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Progressive Rock CD Reviews


Opus One

Review by Josh Turner

If Mr. Holland were to do progressive rock, this might be the source of his inspiration. It plays like a class project from musical honor students since it’s intricate and pensive. Fishing for the highest grade possible, never does it rock out for the sake of it. For that reason, Opus One is closer to art than music.

This review is available in book format (hardcover and paperback) in Music Street Journal: 2009  Volume 3 at

Track by Track Review
This song takes its time to develop. After atmospheric mist fills the space, dew eventually forms into a song-oriented poem. Once set, it’s in the vein of Solstice.
While instrumentally consistent with the first, the lyrics are obsessed with a specific thought. The line, “Forever, you have taken my heart,” is unremittingly repeated by the harmonious duo of Derek and Esther Barber. If it weren’t so beguiling to begin with, this incessant behavior would have been unwelcome. As it stands, this material is along the lines of Morrissey who’s both catchy and creepy at the same time.
Blue Waves
While prior songs border on folk, these cool waters drain from the same basin as No-Man. In general, Porcupine Tree and Blackfield are there just beneath the surface of each submission. Still, this emotional track is the best of their tender offerings. Not to mention, it’s the longest. In terms of breadth and depth, its outline could easily overlay a bisection of Echolyn’s Mei.
Your Light
If Pink Floyd covered Harry Chapin’s “Cat’s in the Cradle” it would sound a lot like this piece. Maybe the title - that’s in reference to someone’s halo - is a hint that this should be recorded for a laser light show.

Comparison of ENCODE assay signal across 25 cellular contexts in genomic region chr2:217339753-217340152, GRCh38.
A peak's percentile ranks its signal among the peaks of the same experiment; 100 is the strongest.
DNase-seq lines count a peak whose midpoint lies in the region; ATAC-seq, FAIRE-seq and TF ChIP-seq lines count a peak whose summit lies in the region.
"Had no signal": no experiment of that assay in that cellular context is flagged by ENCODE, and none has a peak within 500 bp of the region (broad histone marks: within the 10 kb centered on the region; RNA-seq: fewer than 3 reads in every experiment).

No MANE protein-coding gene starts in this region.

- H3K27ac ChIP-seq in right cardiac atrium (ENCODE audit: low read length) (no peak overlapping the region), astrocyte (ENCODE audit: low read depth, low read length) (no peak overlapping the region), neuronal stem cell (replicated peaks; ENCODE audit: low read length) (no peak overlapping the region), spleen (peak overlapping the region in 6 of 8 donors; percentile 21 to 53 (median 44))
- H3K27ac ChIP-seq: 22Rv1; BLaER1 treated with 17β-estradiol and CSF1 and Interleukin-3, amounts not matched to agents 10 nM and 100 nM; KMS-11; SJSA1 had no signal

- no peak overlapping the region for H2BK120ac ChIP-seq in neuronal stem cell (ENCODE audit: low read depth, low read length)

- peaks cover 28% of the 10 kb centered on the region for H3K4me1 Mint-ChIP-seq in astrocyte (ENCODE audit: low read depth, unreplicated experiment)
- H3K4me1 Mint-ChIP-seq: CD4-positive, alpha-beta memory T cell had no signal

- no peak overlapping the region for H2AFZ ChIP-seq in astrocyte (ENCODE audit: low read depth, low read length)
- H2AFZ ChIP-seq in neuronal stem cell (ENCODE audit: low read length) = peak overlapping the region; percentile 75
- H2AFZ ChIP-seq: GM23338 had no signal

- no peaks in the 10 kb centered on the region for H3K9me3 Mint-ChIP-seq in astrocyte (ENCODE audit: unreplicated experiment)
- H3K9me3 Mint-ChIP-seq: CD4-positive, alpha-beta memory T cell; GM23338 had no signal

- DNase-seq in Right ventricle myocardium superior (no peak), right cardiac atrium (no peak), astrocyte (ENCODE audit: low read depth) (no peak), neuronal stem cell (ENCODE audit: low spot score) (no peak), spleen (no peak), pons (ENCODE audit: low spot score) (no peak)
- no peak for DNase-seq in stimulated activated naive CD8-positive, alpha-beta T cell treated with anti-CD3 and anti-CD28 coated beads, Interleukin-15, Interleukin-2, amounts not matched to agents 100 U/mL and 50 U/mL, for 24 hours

Possessing Nothing
This is the second of their epics. Oddly enough, it’s runner up to their performance in that previously run mini-marathon. Overall, this band does well in distances that test for endurance. In its final stretch, they keep posture and form. The reprising themes are subtle but they’re in there. Also, guitarist Richard Shukin, who is their third member, generously applies acoustics at this juncture.
Ultimately, they coast past the finish line in just under an hour. More than an afterthought, this abridged ditty rounds the album out. Its remiss muse is similar to the opener. The main difference is in its exploitation of several nebulous sound bytes. In grand total, Greylevel is existential in its verses and moods. Explicitly, they sing of peace, but to further break it down; the four cornerstones of their unified concerto is way, truth, life, and love.
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